New documentary follows treasure hunters hunting for gangster's loot

Pair of treasure hunters find two gold coins and kick off  descend on Catskills town in search of three-foot steel box filled with diamonds, gold coins and $1,000 bills belonging to 1930s mobster Dutch Schultz – after two Canadians find

  • Treasure seekers hunt for Dutch Schultz’s $150M loot in a new documentary
  • The Bronx-based gangster and bootlegger is believed to have buried  the fortune somewhere in New York’s Catskill Mountains prior to his 1935 death  
  • He was gunned down and died without revealing where the treasure was hidden
  • Now, 85 years later, three groups of treasure hunters, are racing to find Schultz’s missing treasure in the documentary Secrets of the Dead: Gangster’s Gold

A new documentary is set to reveal the journey of treasure hunters who are racing to find the buried loot of New York City gangster, Dutch Schultz (pictured), who is believed to have buried a $150M fortune

A new documentary is set to reveal the journey of treasure hunters who are racing to find the buried fortune of a New York City gangster who was gunned down before revealing the location of his loot, which is now valued at $150million. 

Notorious Bronx-based bootlegger, Arthur ‘Dutch Schutlz’ Flegenheimer, is believed to have stashed away money, World War I Liberty Bonds and jewels that were valued at $7million in 1935. It is now valued at around $150million. 

On October 23, 1935, Schultz was gunned down at the Palace Chop House in Newark, New Jersey, by hitmen Charles ‘The Bug’ Workman and Emmanuel ‘Mendy’ Weiss.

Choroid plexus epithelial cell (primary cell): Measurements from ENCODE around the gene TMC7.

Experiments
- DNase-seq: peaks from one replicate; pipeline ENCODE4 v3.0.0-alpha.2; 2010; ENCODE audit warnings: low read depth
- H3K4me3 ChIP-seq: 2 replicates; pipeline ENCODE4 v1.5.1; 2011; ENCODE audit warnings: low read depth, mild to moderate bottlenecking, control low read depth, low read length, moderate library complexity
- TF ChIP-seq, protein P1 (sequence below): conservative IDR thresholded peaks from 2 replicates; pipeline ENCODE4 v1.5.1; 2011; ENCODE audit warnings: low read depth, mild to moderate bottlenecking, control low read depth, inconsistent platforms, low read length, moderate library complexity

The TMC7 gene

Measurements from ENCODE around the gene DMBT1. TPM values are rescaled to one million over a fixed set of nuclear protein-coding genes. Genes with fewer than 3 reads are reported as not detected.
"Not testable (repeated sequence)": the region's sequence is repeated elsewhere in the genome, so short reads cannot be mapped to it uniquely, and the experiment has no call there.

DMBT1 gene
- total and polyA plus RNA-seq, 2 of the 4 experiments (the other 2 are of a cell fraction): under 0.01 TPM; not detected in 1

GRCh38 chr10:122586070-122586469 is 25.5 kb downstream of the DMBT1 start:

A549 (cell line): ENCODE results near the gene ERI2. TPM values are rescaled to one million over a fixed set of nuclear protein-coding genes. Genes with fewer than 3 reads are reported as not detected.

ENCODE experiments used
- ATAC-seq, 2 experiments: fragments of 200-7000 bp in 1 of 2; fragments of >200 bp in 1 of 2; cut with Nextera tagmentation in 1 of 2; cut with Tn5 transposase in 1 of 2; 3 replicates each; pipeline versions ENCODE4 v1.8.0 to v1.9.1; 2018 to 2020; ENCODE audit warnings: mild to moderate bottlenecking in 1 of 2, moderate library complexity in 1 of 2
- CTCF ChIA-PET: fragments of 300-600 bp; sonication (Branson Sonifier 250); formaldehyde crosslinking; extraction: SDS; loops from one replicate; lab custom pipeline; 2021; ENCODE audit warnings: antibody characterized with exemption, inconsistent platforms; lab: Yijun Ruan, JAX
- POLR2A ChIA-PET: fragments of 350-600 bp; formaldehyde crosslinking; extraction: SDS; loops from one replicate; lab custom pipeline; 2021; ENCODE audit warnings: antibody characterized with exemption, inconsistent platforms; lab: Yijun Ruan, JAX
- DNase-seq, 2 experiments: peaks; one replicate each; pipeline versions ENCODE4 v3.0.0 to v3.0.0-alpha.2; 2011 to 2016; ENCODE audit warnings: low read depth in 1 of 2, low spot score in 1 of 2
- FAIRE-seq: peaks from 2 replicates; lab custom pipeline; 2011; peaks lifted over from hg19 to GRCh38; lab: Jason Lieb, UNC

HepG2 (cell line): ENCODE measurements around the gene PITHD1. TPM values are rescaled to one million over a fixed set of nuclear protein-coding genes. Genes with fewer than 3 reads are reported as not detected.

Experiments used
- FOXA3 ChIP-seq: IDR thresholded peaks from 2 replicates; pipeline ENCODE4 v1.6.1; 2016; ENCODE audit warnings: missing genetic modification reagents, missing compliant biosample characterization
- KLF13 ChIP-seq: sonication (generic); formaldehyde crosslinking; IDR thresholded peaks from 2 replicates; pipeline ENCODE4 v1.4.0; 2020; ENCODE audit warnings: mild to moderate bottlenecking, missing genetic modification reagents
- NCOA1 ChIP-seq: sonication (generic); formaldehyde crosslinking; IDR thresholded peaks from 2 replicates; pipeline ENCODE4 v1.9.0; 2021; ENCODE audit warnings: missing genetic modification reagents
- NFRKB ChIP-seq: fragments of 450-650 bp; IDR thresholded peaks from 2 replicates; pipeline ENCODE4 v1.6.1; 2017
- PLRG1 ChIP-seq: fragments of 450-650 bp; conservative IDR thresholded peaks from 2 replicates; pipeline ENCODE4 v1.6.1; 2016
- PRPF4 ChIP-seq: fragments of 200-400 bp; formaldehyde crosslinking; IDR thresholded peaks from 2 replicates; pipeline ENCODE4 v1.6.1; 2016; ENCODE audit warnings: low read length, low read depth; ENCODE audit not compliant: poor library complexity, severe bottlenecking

According to the new documentary, Secrets of the Dead: Gangster’s Gold, Schultz died a day later, on October 24, 1935, without revealing the exact location of his treasure. 

However, just two hours before he took his last breath, the gangster did leave a clue about the whereabouts of his fortune. 

His last words were transcribed by a stenographer and were published in a book titled, The Last Words of Dutch Schultz.

‘Lulu, drive me back to Phoenicia,’ Schultz told his bodyguard. ‘Don’t be a dope, Lulu, we better get those Liberty Bonds out of the box and cash ’em.’

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The documentary, Secrets of the Dead: Gangster’s Gold, follows Canadian treasure hunters, Steve Zazulyk and Ryan Fazekas (both pictured), who believe they are close to recovering the hidden treasure and believe it’s hidden in the Catskills town of Phoenicia

Using modern technology, the group hopes to uncover the missing treasure 

With information from private investigator, Bruce Alterman, the treasure hunters (pictured) believe that the treasure is buried in a wooded area alongside Stoney Clove Creek, in Phoenicia

The documentary follows Canadian treasure hunters, Steve Zazulyk and Ryan Fazekas, who believe they are close to recovering the hidden treasure, which may be hidden in the Catskills town of Phoenicia.

And while Zazulyk and Fazekas aren’t the only two searching for the loot, they believe they are the best equipped due to private investigator, Bruce Alterman.